While scientists are busy developing new technologies that address the countless technical problems of space, there is another segment of researchers, including myself, studying the business angle and the operations issues facing this new industry. In a recent paper, my colleague Christopher Tang and I investigate the questions firms need to answer in order to create a sustainable space industry and make it possible for humans to establish extraterrestrial bases, mine asteroids and extend space travel—all while governments play an increasingly smaller role in funding space enterprises. We believe these business solutions may hold the less-glamorous key to unlocking the galaxy.

The New Global Space Industry
When the Soviet Union launched their Sputnik program, putting a satellite in orbit in 1957, they kicked off a race to space fueled by international competition and Cold War fears. The Soviet Union and the United States played the primary roles, stringing together a series of “firsts” for the record books. The first chapter of the space race culminated with Neil Armstrong and Buzz Aldrin’s historic Apollo 11 moon landing which required massive public investment, on the order of US$25.4 billion, almost $200 billion in today’s dollars.

Competition characterized this early portion of space history. Eventually, that evolved into collaboration, with the International Space Station being a stellar example, as governments worked toward shared goals. Now, we’ve entered a new phase—openness—with private, commercial companies leading the way.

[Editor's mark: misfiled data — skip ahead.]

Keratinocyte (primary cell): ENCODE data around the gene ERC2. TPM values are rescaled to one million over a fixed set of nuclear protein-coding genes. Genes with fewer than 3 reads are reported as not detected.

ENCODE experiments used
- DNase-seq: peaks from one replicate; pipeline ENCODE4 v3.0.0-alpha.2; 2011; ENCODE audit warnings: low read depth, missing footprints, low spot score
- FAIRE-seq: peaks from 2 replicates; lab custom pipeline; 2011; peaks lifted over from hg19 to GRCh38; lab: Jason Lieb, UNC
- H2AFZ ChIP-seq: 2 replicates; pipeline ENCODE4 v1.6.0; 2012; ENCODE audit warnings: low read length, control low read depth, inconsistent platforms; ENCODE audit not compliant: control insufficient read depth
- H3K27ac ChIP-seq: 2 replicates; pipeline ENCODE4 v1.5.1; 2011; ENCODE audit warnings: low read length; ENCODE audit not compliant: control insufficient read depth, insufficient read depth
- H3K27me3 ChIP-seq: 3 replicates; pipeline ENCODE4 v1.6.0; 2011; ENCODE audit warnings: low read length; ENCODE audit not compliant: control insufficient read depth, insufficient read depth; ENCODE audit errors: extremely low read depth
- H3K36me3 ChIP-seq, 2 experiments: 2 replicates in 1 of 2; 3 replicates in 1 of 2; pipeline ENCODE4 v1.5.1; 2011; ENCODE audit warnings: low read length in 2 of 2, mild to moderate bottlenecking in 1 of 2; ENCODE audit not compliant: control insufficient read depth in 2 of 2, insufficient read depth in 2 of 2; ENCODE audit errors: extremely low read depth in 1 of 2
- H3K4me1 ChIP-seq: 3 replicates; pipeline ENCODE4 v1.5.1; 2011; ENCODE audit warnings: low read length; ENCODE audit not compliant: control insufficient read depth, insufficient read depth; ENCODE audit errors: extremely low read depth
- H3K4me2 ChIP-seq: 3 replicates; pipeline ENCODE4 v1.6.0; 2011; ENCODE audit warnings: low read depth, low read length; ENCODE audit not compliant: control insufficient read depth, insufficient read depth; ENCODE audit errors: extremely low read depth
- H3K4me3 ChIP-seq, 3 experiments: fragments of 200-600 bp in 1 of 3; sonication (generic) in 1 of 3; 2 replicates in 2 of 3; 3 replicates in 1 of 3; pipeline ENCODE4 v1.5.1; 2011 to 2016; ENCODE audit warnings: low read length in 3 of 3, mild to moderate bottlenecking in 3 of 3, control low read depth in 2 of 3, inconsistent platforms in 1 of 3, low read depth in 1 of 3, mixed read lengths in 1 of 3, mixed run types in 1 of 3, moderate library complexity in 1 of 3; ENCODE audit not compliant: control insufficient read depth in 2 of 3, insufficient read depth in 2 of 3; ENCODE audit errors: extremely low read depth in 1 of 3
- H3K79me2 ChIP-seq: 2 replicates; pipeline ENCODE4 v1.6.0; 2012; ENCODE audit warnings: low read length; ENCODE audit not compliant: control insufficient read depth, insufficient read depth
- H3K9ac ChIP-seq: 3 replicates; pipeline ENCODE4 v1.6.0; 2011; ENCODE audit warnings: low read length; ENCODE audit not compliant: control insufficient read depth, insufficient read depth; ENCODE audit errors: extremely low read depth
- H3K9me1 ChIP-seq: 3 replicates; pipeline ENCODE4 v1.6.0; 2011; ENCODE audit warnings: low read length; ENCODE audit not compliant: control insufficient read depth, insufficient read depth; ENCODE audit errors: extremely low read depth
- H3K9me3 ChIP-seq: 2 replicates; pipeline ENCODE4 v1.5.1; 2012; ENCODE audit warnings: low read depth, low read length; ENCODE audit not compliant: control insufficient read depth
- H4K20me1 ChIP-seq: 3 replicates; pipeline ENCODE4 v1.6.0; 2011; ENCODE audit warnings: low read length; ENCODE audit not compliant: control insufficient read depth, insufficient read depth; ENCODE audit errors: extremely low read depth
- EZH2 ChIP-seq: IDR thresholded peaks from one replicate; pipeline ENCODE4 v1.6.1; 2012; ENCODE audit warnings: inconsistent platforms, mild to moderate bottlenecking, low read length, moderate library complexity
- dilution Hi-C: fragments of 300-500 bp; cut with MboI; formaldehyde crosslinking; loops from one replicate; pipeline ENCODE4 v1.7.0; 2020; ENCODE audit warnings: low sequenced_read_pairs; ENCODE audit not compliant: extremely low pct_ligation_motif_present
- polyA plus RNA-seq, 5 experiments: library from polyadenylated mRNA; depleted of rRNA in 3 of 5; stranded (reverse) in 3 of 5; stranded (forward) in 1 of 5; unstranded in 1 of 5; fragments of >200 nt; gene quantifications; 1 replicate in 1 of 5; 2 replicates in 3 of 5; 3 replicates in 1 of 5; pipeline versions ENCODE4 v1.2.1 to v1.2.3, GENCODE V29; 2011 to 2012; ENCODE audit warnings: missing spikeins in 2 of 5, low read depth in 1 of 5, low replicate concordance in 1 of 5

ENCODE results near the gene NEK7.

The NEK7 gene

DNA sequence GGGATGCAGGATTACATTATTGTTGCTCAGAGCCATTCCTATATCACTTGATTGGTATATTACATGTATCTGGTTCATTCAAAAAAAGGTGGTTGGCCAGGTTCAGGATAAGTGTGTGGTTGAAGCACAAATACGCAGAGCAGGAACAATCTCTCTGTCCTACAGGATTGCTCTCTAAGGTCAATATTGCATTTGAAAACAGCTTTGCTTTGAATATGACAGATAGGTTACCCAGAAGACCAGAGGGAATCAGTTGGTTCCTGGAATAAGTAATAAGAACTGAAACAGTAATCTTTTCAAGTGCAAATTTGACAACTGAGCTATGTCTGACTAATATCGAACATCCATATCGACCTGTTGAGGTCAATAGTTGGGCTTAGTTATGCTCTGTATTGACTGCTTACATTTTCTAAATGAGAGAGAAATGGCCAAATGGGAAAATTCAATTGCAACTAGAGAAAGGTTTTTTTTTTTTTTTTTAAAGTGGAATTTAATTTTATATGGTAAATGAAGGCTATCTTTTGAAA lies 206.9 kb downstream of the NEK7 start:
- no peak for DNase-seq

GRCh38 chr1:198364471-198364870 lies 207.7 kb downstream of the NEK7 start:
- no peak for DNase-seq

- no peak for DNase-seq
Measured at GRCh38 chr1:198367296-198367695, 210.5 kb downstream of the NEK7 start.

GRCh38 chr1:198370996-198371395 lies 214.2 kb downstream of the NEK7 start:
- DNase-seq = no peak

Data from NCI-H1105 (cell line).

The industry for spacecraft and satellite launches is becoming more commercialized, due, in part, to shrinking government budgets. According to a report from the investment firm Space Angels, a record 120 venture capital firms invested over $3.9 billion in private space enterprises last year. The space industry is also becoming global, no longer dominated by the Cold War rivals, the United States and USSR.

In 2018 to date, there have been 72 orbital launches, an average of two per week, from launch pads in China, Russia, India, Japan, French Guinea, New Zealand, and the US.

The uptick in orbital launches of actual rockets as well as spacecraft launches, which includes satellites and probes launched from space, coincides with this openness over the past decade.

More governments, firms and even amateurs engage in various spacecraft launches than ever before. With more entities involved, innovation has flourished. As Roberson notes in Digital Trends, “Private, commercial spaceflight. Even lunar exploration, mining, and colonization—it’s suddenly all on the table, making the race for space today more vital than it has felt in years.”

Worldwide launches into space. Orbital launches include manned and unmanned spaceships launched into orbital flight from Earth. Spacecraft launches include all vehicles such as spaceships, satellites and probes launched from Earth or space. Wooten, J. and C. Tang (2018) Operations in space, Decision Sciences; Space Launch Report (Kyle 2017); Spacecraft Encyclopedia (Lafleur 2017), CC BY-ND